Two pulled from sinking vehicle
Men describe their rescue of woman, child
By John Faucher
Thanks to the efforts of two good Samaritans, a woman and her young child are alive after being pulled from a sinking car on the Wolf River in the town of Mukwa Thursday, Aug. 6.
According to the Waupaca County Sheriff’s Office, at 3:58 p.m. a vehicle driven by Yenifer Monzon-Villatoro was traveling eastbound on County Trunk X, when it left the road and plunged into the Wolf River.
According to witnesses, Monzon-Villatoro and her 1-year-old son Dylan were trapped inside the car as it floated down river and began sinking below the Northport Bridge.
Two men traveling opposite directions saw the aftermath of the crash.
Tony Tomaro of Manawa was traveling westbound on County X when he saw a big splash.
“As I got across the bridge I saw a lady and a man running across the road and I knew something bad happened,” said Tomaro.
“I pulled over and I just ran,” he said.
At the same time Zach Schendel of New London was traveling through Northport on Broadway Street about a block from County X when he saw a big cloud of dust.
“I said to myself, I think there was just an accident.”
As he pulled up to the stop sign he saw a woman cross the road.
“She was screaming, ‘Somebody just drove off the road. She’s in the water,’” Schendel said.
He drove his motorcycle to the bridge and he could see the car right away.
He immediately parked and jumped the guardrail.
“I just ran down the embankment as fast as I could,” said Schendel.
“I could see the mom and the kid in the back window.”
There was little time to think.
“Tony was already out there in the water trying to get in the car and he couldn’t,” said Schendel.
The car was floating farther downstream and sinking fast.
Schendel remembers thinking he needed something to break the window, but it happened so fast he couldn’t recall the moment he picked up a stone from the bank before diving into the water.
Tomaro, who was exhausted, saw Schendel grab the rock from shore before jumping in.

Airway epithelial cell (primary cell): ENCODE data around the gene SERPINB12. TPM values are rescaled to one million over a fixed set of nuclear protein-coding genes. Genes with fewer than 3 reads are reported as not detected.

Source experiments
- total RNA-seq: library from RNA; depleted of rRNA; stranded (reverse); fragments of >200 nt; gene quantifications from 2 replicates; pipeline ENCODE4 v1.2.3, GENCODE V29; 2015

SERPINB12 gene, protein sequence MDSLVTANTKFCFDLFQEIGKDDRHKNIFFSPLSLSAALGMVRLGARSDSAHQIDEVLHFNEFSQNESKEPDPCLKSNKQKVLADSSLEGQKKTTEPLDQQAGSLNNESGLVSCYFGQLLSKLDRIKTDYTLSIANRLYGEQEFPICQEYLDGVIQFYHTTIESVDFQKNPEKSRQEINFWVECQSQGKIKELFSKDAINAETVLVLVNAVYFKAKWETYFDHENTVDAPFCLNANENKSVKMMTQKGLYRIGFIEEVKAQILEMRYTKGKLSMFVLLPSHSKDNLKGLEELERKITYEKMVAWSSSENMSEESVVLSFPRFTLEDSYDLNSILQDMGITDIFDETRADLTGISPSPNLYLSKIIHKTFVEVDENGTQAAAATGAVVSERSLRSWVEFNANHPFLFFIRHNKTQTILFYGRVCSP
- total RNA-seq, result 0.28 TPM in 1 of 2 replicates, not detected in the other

“I swear to God he swam like an Olympic swimmer,” said Tomaro. “I don’t know how he swam that fast with a rock in his hand.”
Tomaro estimated the car landed near the middle of the river when it first hit the water and began floating downstream.
“The current right there in that spot is no joke,” said Tomaro.
Both men are avid fishermen and are familiar with the swift currents and deep water of the area.
Car disappears under water
Both men still envision in their minds the moment the car disappeared.
“I don’t know how far I was, I was maybe about half way there, and just the back window and trunk were out of the water. Then, a whole bunch of bubbles came out of that car and that car just sank,” said Schendel.
He was telling himself, “just push, push, push”.
“By the time I got there the car was completely under water. I was worried I wasn’t going to be able to find it. It’s a black car and the water is murky,” Schendel said. “I was just lucky I think. I pulled up to where the car was and I dove down and ran straight into it. I could hardly see the car at all. Just a little bit of the glass.”
Schendel said beat on that back window with the rock.
When the widow finally broke a bunch of items came rushing out of the car, but there were no people at first.
Schendel said the woman finally emerged out the window with the child in her arms.
“I just grabbed her and baby and just started working my way to shore,” Schendel said.
Monzon-Villatoro was in a panic struggle.
“At one point it just became too difficult to carry both of them and there was no way all three of us were going to make it back to shore,” said Schendel. “I had to let her go.”
Tomaro then arrived and took over assisting with the mother as Schendel finished bringing the child to shore.
Both Monzon-Villatoro and her child escaped serious injury.
Driver faces charges
According to the Aug. 7 criminal complaint, Monzon-Villatoro admitted to drinking and speeding prior to the crash.
She faces one count of second-degree reckless endangerment, felony bail jumping, speeding in excess of 35 mph, operating while suspended and failure to keep a vehicle under control.
On Feb. 24, she was charged in Waupaca County with possession of methamphetamine and released on a $1,000 signature bond.